Positive Effects of Television on Kids

Although many parents may disagree, there are several positive effects of television on children. Most of us with young children grew up watching television. Sesame Street is a PBS classic over 35 years old, with positive ratings for developing literacy, cultural awareness, diversity, imaginative play and ways to deal with feelings. So the American Association of Pediatrics' recommendation that children under the age of two years watch no television at all can be confusing. They further recommend that children between the ages of two and six watch less than two hours of carefully selected programming per day. How do parents reconcile the idea that educational programming has positive attributes and these recommendations? Here are some ways for television to be a positive part of children's lives.

Choose Wisely
The most important thing for parents to do is to choose their children's television viewing wisely. Think of television like food (but less essential to living). Not all food is good for you. For children especially, parents need to choose food with the best nutritional content and avoid too much sugar, or junk food. Television programming needs to be carefully selected as well. This means the content of the show as well as the way the show is presented.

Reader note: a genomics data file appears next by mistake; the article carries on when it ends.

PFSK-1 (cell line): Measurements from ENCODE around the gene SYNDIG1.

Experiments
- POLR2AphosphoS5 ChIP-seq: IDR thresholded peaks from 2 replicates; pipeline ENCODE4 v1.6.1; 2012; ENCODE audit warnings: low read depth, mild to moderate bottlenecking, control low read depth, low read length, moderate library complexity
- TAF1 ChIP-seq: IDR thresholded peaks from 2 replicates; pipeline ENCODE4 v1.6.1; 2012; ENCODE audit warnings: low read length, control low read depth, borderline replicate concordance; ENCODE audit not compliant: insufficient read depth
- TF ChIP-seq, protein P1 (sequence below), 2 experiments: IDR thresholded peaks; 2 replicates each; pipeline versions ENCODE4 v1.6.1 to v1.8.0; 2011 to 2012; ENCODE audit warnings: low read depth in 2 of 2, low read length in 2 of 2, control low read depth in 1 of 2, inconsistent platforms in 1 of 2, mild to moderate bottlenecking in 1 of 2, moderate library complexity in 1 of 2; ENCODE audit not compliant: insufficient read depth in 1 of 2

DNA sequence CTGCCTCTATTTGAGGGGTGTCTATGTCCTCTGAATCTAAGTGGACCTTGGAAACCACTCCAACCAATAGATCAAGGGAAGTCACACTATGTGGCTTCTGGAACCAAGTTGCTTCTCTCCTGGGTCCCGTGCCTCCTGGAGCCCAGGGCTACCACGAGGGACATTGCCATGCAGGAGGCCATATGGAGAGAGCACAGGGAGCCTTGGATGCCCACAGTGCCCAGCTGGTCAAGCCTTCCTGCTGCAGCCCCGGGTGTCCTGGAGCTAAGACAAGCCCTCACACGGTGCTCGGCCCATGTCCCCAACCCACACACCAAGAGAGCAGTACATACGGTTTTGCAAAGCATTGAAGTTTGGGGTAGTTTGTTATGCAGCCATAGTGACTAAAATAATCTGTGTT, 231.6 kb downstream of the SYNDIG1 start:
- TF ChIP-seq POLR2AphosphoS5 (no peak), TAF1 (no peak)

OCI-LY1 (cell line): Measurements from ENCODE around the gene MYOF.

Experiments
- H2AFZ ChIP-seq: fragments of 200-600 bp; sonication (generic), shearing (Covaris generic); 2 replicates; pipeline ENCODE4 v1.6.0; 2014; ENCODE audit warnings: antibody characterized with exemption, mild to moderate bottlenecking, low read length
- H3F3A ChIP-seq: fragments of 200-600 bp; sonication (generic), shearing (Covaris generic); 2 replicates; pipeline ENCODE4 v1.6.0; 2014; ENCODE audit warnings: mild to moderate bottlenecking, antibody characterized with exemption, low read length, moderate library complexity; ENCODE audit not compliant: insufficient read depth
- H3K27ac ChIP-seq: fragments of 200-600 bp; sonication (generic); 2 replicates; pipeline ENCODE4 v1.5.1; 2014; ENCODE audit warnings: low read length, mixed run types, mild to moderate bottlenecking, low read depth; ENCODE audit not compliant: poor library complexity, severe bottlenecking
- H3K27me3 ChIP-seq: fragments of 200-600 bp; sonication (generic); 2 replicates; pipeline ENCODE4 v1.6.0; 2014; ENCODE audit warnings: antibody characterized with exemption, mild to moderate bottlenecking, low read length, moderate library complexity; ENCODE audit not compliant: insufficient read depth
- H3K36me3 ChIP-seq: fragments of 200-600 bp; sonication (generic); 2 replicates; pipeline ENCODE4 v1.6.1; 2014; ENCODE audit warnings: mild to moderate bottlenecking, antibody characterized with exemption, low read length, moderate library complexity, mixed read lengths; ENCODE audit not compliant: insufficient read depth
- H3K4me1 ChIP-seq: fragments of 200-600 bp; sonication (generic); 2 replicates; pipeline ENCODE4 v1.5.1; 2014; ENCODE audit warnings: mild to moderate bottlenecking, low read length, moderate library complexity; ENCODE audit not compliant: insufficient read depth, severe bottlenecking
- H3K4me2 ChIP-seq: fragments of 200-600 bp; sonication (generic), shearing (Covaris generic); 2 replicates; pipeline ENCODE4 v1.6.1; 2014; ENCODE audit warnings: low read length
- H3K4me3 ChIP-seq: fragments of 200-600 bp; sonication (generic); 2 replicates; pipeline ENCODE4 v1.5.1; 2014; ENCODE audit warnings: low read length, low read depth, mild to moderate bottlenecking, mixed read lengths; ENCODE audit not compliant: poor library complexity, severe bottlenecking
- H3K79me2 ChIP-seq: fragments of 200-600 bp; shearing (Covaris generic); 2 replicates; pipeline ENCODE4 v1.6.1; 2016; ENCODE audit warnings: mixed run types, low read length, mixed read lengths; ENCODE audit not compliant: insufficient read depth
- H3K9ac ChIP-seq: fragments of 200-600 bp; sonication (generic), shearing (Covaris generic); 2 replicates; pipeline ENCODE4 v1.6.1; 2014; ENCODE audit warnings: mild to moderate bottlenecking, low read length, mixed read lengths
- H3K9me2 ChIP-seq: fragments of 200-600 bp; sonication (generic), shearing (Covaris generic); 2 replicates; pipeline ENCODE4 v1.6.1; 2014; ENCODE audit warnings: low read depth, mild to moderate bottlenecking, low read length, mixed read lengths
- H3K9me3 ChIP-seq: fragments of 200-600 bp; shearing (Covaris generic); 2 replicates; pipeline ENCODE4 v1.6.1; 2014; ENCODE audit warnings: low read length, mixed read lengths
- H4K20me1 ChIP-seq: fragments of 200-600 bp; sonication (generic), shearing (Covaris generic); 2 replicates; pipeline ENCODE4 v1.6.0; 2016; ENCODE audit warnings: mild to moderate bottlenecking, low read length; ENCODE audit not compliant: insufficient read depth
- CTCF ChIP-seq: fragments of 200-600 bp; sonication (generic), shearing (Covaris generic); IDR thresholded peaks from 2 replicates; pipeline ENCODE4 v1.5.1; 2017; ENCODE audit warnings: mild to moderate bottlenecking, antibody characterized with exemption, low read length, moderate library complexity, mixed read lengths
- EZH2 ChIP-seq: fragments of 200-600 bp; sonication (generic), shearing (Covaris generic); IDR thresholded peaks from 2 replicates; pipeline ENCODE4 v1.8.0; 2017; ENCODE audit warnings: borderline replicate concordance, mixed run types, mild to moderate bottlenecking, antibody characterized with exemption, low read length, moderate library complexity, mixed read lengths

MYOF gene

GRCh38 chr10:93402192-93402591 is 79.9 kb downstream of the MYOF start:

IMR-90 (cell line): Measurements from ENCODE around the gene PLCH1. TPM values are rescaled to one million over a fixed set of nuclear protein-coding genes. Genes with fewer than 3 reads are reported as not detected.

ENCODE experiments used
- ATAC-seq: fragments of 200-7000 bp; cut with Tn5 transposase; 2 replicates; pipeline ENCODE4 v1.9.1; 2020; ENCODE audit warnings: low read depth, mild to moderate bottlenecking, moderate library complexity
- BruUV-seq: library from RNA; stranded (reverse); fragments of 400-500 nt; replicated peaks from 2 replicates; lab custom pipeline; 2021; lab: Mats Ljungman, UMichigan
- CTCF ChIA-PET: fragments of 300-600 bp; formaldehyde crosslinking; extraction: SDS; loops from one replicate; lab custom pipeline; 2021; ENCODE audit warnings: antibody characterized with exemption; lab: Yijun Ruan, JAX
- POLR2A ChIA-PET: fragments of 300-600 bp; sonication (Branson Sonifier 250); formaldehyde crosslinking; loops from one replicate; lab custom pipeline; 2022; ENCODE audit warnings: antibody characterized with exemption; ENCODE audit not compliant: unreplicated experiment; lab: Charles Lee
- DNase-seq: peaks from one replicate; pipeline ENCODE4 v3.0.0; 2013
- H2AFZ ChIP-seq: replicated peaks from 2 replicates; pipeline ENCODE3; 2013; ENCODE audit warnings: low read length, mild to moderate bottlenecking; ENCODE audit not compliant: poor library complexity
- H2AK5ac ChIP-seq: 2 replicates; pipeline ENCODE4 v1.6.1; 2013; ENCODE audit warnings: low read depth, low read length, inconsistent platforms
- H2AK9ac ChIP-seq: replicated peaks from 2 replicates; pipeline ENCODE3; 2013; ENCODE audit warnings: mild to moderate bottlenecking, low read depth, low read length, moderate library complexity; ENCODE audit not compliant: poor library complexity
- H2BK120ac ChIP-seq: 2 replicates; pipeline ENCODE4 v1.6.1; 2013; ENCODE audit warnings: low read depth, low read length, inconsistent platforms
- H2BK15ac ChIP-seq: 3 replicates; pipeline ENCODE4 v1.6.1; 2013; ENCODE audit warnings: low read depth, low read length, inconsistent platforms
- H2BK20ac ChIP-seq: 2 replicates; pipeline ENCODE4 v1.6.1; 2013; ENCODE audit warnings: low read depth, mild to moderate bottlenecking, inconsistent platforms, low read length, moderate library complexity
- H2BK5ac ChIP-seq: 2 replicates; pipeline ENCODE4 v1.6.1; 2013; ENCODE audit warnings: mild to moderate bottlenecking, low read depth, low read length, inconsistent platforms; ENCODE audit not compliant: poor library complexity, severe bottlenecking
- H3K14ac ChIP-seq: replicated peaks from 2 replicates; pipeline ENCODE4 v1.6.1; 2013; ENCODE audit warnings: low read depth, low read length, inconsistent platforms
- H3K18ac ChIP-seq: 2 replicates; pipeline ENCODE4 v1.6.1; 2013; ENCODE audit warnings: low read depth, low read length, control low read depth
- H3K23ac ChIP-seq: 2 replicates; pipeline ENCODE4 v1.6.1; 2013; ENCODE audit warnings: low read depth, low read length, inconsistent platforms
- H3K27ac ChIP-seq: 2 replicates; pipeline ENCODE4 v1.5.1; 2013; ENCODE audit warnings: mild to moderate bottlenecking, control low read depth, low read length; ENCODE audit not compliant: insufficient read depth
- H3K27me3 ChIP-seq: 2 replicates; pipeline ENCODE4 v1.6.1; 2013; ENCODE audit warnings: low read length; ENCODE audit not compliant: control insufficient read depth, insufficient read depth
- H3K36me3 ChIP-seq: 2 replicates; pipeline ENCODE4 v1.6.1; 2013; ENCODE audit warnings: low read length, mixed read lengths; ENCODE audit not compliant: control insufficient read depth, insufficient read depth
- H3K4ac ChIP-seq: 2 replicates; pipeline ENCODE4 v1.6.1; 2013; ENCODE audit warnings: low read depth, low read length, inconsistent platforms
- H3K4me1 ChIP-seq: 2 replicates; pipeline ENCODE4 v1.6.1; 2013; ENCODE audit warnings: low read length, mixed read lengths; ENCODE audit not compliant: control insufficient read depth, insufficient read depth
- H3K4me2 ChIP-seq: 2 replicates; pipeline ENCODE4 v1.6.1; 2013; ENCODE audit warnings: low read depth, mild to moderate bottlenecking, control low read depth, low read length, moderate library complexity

For children under the age of six years, choose commercial-free programming. Commercials break up shows into short segments, which teaches children to have a limited attention span. Public television is usually commercial free, and has some worthwhile children's programming. Additionally, there are many DVDs for children which have content that reinforces literacy skills and other life skills for children.

Content is Important
Some shows for toddlers and young children are cartoons or have no educational value beyond entertainment. Since young children have developing minds, if they will watch television, select content-rich programming. Shows or DVD programs that teach about letters, shapes, imaginative play and use catchy music to teach subjects like manners, sharing, dealing with feelings, and other quality subjects, are ideal choices. Avoid shows that move quickly from scene to scene or include violence of any kind.

Make the Most of TV Time
Watch with your child if you can. Talk to your child about what he is watching. Engage him in follow-up activities to reinforce the skills taught in the show. Sing songs, play literacy games, read with your child. There are also websites that add enriching material to the content of the TV show, so consider playing them together for a short while. Personal interaction time is extremely important for children so if you can reinforce TV time with quality time together, you'll make the most of the experience.

Limit Time Spent Watching
This is important. Parents can follow the AAP suggestion by providing a rich and diverse selection of opportunities for creative play so television is not the featured source of entertainment. This means having plenty of books, manipulative toys such as Lego blocks and clay, art supplies, puzzles and opportunities to be active on hand for kids to make good choices and develop their learning in active ways for the mind and body.

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